Many agree that our current federal education law No Child Left Behind (NCLB) is broken, but Congress is having trouble agreeing on how to fix it. (NCLB is the current version of the Elementary and Secondary Education Act, or ESEA, our primary federal education bill passed in 1965). These next few months are seen as the crucial window for updating this troubled law during President Obama’s tenure, as Presidential campaigns will take over after that.
Signed into law in 2002 by President George W. Bush, NCLB held schools accountable for student sub-group performance and declared a lofty, and now widely seen as unrealistic goal: that all students would be proficient in reading and math by 2014. The bill also extended the federal role in an unprecedented way: it outlined sanctions that schools would face if they did not meet certain school-wide proficiency targets known as Adequate Yearly Progress (AYP). These targets have led to a hyper-focus on high-stakes testing that drive these school scores.
Both Democrats and Republicans see the folly in many of the components of NCLB. Scores of teachers, principals and parents have weighed in that this approach is unfair to students and teachers, particularly in high-need schools that need more support. What Congress cannot agree on, despite their common ire for the bill, is the right way to replace NCLB, and the proper role-and size-of the federal government.
One can point to a set of key tensions that are confounding Congress:
- Accountability: who holds schools accountable – federal government or states – and what should be the consequences for schools be that do not measure up?
- Testing: whether to keep annual testing or adopt grade-span testing to reduce the frequency
- Standards and proficiency: how much say the federal government has in state standards, and whether to set achievement targets for student performance as NCLB did
- Funding: how much federal funding, and whether to give this to states through specific programs, as it currently exists, or bundle them into a single block grant to allow states and districts to determine how to spend it
- Required vs. allowable language: what elements should be required in ESEA vs. understood as allowable for states to choose to take on, such as reporting of indicators beyond test scores like attendance and discipline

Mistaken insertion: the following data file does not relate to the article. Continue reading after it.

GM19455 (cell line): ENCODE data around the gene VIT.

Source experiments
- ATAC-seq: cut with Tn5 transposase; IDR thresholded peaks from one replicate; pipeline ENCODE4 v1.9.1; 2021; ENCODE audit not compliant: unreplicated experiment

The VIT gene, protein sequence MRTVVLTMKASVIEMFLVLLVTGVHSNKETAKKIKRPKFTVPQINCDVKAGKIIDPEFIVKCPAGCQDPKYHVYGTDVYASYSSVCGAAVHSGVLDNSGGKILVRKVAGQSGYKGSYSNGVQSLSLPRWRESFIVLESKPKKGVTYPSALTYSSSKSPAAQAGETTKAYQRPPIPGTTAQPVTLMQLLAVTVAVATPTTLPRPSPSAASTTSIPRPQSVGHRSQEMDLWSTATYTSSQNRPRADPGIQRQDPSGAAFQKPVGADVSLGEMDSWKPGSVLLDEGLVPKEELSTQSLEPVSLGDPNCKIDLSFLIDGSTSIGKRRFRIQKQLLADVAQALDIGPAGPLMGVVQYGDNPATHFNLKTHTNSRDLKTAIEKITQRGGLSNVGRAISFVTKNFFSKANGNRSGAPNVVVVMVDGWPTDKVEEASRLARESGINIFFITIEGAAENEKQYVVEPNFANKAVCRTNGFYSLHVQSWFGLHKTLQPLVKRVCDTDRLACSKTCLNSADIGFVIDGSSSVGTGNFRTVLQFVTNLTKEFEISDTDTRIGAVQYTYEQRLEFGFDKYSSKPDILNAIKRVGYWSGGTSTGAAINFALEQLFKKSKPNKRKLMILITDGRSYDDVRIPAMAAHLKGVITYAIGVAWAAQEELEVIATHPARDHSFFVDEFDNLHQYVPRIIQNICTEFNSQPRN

- The importance of supports for student achievement, including family and community engagement: how much funding for these factors and what are states’ and districts’ responsibilities to address them
The Coalition for Community Schools at IEL is working to ensure that a set of key principles are embedded in ESEA reauthorization. The principles that we are advocating for include:
- Incentives for results-driven public-private partnerships;
- Broadened indicators for states and districts to report on beyond achievement, including attendance, family engagement, student discipline, and health and wellness;
- Stronger definitions of family and community engagement and clarity about how they can contribute to student achievement and well-being; and
- Consultation by states and districts with a broader array of stakeholders including community partners.
We submitted to Congress our recommendations signed by 47 national organizations that span education, health, youth development and civil rights. These recommendations were echoed by witnesses at a Senate ESEA hearing, including Henriette Taylor, a community school coordinator from Baltimore, MD; Superintendent Jim McIntyre of Knoxville, TN; and principal Dr. Susan Kessler from Nashville, TN.
On April 16, the Senate Health, Education, Labor and Pensions (HELP) Committee unanimously passed its bipartisan ESEA bill, the Every Child Achieves Act, out of committee. The bill contains many “wins” for community schools that we summarize here.
So where does reauthorization stand now? Chairman Alexander (R-TN) and Ranking Member Murray (D-WA) of the Senate HELP Committee are trying to get their bill to the Senate floor before the Memorial Day recess that begins May 22, but there is a legislative backlog of items that are competing for floor time. The House sped through a partisan committee markup in February but the bill received significant backlash on the floor, so House leaders are working to get the bill on the floor for reconsideration. Politico has great coverage of the key events and tensions in the House that led to this embarrassing backlash against the bill.
The clock is ticking for a reauthorization this year before attention turns to the 2016 elections; we’ll see if Congress can prioritize education as it deserves to be, and send a new bill to the President to sign.
Mary Kingston Roche, Public Policy Manger, Coalition for Community Schools at the Institute for Educational Leadership (Twitter: @kingston_m)